There’s a tree in my backyard that has been dying for sometime. When I first moved into my house four years ago I fell in love with the tree instantly. It had the perfect extended branch begging for a swing. So, I made a swing for my new favorite tree. My heart smiled as I tied the final knot to the bottom of the white washed bench. A loved one that is no longer in my life helped me hang it. I mention this because the lessons I received from this tree and what I learned in my relationship to this loved one are eerily similar.
I spent a great deal of time near this tree. Swinging over its roots, reading against its trunk, and staring into its mystery. Sometimes, I would swing and think of everything. Other times, I would sway and think of nothing. Days spent in smiles and nights marked by tears lay under the branches. All the while, the tree held this all-knowing wisdom.
At the first signs of sickness, I was devastated. I willed the tree to stay healthy. Calling upon magic, I placed my hands on the bark and imagined it regrowing, green coloring the limbs once again. I meditated with love on its rebirth. Barefoot in the grass, I crouched to the earth, and tenderly sang to the roots below my feet. I hugged the tree. (True story.) And then, I refused to accept what was happening. My neighbor said to me, “I think your tree is dying.” “Nope!” I exclaimed in complete denial. But my resistance did not change death’s momentum. It only made me bitter. I felt singled out. “Why MY tree??”
Alas, magic, nor will, nor resistance, nor love could save the tree.
Accepting this was mandatory for my own wellbeing. So, I gave in. I grieved. I sobbed. Giving into the grief, my grip loosened. My crying rinsed away the delusions. As I let myself experience the loss, I began to see the why. The wisdom the tree always knew. Because all things must die. It is not singularly for me. It is simply a law of nature.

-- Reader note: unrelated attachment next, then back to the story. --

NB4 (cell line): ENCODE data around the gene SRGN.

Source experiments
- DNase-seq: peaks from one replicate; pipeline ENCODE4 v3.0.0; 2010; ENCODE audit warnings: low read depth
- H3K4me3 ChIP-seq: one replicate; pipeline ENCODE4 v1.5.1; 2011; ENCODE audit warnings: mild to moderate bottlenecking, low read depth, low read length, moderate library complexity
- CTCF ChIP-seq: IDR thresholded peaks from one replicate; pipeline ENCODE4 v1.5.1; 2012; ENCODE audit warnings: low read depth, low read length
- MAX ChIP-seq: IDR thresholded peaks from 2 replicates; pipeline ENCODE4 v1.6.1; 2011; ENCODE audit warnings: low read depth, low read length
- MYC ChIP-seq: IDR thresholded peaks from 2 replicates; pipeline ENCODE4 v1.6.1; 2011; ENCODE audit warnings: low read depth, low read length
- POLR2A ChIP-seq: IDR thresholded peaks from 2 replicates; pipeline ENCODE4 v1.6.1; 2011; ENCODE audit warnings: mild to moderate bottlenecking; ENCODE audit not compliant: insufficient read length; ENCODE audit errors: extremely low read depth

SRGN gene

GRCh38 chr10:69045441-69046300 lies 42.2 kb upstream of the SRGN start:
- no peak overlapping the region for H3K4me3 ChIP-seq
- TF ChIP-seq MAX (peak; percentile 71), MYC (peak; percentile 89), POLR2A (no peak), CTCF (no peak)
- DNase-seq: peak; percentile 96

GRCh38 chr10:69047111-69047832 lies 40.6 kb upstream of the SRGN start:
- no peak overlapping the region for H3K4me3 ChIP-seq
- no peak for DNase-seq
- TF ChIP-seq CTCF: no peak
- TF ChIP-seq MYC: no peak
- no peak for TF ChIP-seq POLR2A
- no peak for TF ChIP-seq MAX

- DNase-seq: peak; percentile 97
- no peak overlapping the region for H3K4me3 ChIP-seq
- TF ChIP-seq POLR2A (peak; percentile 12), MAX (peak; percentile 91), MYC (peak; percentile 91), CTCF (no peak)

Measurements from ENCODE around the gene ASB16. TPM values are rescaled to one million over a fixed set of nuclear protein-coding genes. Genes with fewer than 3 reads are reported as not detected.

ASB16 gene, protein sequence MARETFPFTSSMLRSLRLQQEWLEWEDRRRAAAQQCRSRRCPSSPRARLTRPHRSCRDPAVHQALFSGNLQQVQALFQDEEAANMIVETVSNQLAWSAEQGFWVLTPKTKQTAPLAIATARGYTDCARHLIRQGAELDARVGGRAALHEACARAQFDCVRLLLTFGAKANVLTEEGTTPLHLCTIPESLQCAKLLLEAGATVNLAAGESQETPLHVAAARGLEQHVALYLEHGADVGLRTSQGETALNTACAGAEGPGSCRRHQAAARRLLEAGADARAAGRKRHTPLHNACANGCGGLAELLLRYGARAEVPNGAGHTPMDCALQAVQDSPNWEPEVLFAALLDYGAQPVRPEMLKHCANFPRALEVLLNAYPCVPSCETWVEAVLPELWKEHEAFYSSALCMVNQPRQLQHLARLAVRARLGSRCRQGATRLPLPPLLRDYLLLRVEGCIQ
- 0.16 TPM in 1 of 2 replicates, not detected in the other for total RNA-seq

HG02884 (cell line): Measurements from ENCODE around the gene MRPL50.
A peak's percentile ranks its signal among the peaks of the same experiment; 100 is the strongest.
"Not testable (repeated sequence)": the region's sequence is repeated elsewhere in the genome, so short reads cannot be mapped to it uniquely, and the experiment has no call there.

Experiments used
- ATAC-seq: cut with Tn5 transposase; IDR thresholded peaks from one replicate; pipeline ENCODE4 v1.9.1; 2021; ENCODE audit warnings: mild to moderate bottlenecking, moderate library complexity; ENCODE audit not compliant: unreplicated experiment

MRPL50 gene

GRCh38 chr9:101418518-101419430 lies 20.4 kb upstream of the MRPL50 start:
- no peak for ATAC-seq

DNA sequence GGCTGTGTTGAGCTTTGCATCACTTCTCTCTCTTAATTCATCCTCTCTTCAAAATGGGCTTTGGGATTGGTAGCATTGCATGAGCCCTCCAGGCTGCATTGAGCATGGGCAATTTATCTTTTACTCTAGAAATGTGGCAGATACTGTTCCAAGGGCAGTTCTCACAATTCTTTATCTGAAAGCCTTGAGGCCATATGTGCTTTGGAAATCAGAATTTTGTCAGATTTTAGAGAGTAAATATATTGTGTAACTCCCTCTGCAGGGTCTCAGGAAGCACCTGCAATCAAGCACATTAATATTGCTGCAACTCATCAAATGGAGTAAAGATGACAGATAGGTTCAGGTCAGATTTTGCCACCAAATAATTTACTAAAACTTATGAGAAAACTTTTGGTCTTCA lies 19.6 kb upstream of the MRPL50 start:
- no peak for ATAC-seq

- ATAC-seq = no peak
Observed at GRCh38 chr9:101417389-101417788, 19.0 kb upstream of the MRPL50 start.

We don’t like to look at death or think about endings. Our society is big on beginnings. And, often, we hold on to what’s no longer there, salting the pain. We pretend death won’t happen, things won’t end, making us more fearful when it does. We wrap our identities around the things we build, the relationships we share, the people and things we love, and the clothes we wear. The truth is...all of this will fade.
One of my teachers, Rolf Gates, said “The last lesson I will teach my children is to leave this world and let go of this body and this life with Courage and Grace.” I believe this statement to be true nobility. Profound wisdom. I believe this radical awareness of the inevitable to be a quality of enlightenment.
The dying tree and this dead relationship gave me a sweet gift. A little tiny wisdom nugget. Reminding me to accept endings as a part of life. And this small wisdom nugget will grow...when I lose miniature (my dog). And when I lose my parents. And when I let go of Lighthouse. And when I move out of my home. And when I lose my health to age. Not that any of these things will happen soon! But I am aware they will happen. And I am learning how to make my peace around it.
The relationship has been at rest for awhile, and the tree known to die for some time. The grieving and accepting applied the pressure needed to produce precious jewels of understanding. So, I was ready for today. Today began the process of physically cutting down this giant of a tree. My dad reserved the arm that carried my swing for last so that I could enjoy it one more time.
I sat on the swing placidly. Peaceful. Content. With tenderness I let the memories flood me. With gratitude I observed the quiet willingness of the tree to be dismantled. With acceptance and love I smiled. And With Grace and Courage, I walked away from what was gone.